Correlation seems almost like a magical word. In fact, most people don’t have to use this term more often than a couple of times a year.

In the world of investing, however, correlation is an important concept which has to do with how different assets move in relation to one another. Before we even dive into what correlation means in the world of statistics, we’ll focus on the intuition behind it.

Investing in gold and silver, mining stocks or other precious metals usually has the goal of earning a positive return. This is usually done by taking a position in an asset. For instance, an investor buys gold in hope of the appreciation of the yellow metal. If the price of gold goes up, there is a gain. If it goes down, there is a loss. All this is very simple but the purpose of this example is to show that the price fluctuations are very important to precious metals investors and traders.

The price of gold is one of the most important figures precious metals investors look at. But gold is not the only asset in the precious metals market. Silver and mining stocks are also very important. How do they relate to one another? Do gold and silver move in the same direction? Is the relationship stable? Maybe the relationship is different for different time horizons?

There’s more. The exchange rate of the U.S. dollar is one of the most important economic indicators for the U.S.-based precious metals investors. The largest mining stocks are quoted on stock exchanges. Is there a relationship between the miners and general stock market indices such as the Standard and Poor’s 500 (S&P 500)?

Now, the relationships we’re writing about can be either positive or negative. Positive in the sense that an increase in one indicator coincides with an increase in another. For instance, an increase in the price of gold might coincide with an increase in the price of silver. It can also be negative. For instance, an increase in the exchange rate of the U.S. dollar might coincide with a decrease in the price of gold priced in the dollar.

How to measure the sort of relationships we’re writing about? Correlation provides a way to quantify this. It puts a number on the relationship. This number ranges from -1 to 1 where the most negative number (-1) corresponds to a perfectly negative relationship (when one quantity goes up, the other goes down), while the most positive number (1) corresponds to a perfectly positive relationship (when one quantity goes up, the other goes up as well).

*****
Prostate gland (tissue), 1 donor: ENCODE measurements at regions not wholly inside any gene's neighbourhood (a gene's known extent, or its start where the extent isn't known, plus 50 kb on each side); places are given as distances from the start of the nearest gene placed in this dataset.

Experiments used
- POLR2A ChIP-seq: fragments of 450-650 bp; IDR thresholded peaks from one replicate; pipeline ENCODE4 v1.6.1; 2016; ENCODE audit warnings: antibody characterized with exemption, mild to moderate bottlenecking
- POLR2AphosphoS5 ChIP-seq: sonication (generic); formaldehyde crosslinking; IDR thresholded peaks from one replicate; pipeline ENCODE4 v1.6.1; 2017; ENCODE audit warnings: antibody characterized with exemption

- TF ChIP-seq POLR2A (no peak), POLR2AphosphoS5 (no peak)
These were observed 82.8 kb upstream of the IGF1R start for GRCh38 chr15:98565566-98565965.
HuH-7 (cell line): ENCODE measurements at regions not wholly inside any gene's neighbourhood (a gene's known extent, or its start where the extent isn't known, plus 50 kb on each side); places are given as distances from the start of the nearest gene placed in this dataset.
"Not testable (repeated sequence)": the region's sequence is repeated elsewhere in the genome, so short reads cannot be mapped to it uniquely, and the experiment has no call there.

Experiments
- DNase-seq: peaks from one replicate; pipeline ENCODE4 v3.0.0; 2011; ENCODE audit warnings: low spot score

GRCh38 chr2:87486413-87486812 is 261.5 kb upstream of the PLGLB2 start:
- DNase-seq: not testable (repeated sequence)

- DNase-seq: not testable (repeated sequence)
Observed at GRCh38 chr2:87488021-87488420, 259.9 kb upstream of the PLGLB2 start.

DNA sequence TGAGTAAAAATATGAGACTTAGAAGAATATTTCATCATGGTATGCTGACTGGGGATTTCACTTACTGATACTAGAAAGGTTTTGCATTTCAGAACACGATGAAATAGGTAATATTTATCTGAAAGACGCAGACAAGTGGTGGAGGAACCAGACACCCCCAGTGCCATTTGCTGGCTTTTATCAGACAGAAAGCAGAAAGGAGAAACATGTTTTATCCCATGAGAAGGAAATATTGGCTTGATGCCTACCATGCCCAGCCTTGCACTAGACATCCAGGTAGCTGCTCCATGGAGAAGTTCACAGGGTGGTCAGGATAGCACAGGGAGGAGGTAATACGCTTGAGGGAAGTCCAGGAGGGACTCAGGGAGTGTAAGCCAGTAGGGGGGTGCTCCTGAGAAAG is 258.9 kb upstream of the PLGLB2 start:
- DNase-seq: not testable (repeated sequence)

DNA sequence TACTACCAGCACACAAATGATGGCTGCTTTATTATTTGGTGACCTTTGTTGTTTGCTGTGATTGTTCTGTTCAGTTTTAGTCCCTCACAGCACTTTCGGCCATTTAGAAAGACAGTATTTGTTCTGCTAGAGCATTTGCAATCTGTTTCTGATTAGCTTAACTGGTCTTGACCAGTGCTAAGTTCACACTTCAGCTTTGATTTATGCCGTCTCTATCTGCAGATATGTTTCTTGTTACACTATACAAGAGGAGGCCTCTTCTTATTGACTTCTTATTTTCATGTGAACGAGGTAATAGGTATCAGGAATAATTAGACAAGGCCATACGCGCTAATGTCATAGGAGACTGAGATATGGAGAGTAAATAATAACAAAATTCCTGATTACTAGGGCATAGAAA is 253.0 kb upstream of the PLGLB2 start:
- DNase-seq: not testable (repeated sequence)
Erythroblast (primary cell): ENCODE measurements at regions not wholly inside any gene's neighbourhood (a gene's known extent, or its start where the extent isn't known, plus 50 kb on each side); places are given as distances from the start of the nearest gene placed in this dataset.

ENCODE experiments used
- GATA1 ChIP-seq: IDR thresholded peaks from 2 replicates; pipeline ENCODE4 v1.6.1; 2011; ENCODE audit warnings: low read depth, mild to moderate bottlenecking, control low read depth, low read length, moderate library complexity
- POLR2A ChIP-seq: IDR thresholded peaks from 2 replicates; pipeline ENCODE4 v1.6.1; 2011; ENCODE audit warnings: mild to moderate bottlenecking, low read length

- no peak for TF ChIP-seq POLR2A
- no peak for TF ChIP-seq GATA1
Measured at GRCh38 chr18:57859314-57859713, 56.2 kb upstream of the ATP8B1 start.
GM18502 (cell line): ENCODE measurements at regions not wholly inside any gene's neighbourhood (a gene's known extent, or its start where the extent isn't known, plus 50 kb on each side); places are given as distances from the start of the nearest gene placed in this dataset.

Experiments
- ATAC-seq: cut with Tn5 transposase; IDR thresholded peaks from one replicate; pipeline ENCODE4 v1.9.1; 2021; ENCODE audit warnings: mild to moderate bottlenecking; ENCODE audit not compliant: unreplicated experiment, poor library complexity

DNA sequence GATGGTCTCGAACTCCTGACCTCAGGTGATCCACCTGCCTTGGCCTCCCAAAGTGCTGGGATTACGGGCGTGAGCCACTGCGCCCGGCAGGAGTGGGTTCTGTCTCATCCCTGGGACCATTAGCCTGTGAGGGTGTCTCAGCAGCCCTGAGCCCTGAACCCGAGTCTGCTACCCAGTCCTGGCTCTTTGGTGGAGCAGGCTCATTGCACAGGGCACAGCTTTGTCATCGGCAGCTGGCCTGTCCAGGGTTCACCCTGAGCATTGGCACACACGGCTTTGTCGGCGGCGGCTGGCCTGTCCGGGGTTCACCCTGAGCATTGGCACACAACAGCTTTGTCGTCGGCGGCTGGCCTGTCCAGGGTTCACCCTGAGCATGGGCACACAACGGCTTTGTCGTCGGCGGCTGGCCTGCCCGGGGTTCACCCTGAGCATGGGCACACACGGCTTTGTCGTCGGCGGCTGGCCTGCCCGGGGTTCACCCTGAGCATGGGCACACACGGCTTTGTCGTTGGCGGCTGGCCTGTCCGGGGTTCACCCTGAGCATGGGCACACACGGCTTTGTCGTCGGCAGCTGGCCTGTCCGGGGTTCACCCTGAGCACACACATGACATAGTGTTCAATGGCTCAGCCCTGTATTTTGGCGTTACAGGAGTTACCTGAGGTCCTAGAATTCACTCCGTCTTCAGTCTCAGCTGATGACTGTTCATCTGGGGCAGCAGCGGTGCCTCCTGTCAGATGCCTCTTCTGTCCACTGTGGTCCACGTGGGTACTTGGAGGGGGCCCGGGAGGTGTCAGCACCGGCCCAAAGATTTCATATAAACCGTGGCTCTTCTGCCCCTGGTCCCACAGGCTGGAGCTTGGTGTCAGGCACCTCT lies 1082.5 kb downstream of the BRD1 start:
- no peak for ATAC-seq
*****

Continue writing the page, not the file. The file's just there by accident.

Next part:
Of course, the real world is not perfect, meaning that the correlation almost never is exactly -1 or 1. Instead, it is usually a number somewhere in between. The closer the number to -1, the stronger and more negative the relationship used to be in the past. The closer the number to 1, the stronger and positive the relationship used to be in the past. There is also a third “special” number here, namely 0, the midpoint of the range. The closer the correlation is to 0, the weaker any kind of past relationship is. When the number is close to 0, we might say that there has been no correlation between the two quantities.

How might this be of use to precious metals investors? Let’s take a look at the correlations in the first week of August 2015 to see what they might tell us. We will do this by looking at the Correlation Matrix – our tool which calculates the correlations in the precious metals market and presents them in an easy-to-digest form.

A couple of words of introduction to the tool are in order here. The column on the left-hand side shows you the pairs of assets that the correlations have been calculated for. For instance, in the first row below the header of the table, we have “Gold / Silver.” This means that this row shows the correlations calculated between gold and silver. The second row is labeled “Gold / USD.” This denotes the correlation between gold and the U.S. dollar. As such, the second row displays correlations between gold and the greenback.

Now, you have probably noticed that each row displays various correlations, not just one number. The different numbers show you the correlation over a given number of days, from 10 to 1500 (10 and 30 are marked as short-term, 90 and 250 as medium-term, 750 and 1500 as long-term). These different numbers of days are organized in columns (10, 30, 90 and so on).

Putting the rows together with the columns gives you specific correlations. For example, the number in the “Gold / Silver” row, in the 1500 column is 0.89. This means that the correlation between gold and silver over the last 1500 days was 0.89. If you look at the “Gold / S&P” row and the 10 column, you see -0.27. This means that the correlation between gold and the S&P 500 index over the past 10 days stood at -0.27.

To make things easier for you, we have marked the correlations with arrows – green, red and yellow. Green arrows show you potentially strong positive correlation, red ones potentially strong negative correlation while yellow indicate that the correlation might be moderate (in either direction). The easiest way to read this is that a green arrow shows you that the two assets (indices) tended to move in the same direction, a red that the assets tended to move in opposite directions while a yellow one that the assets tended to fluctuate rather independently.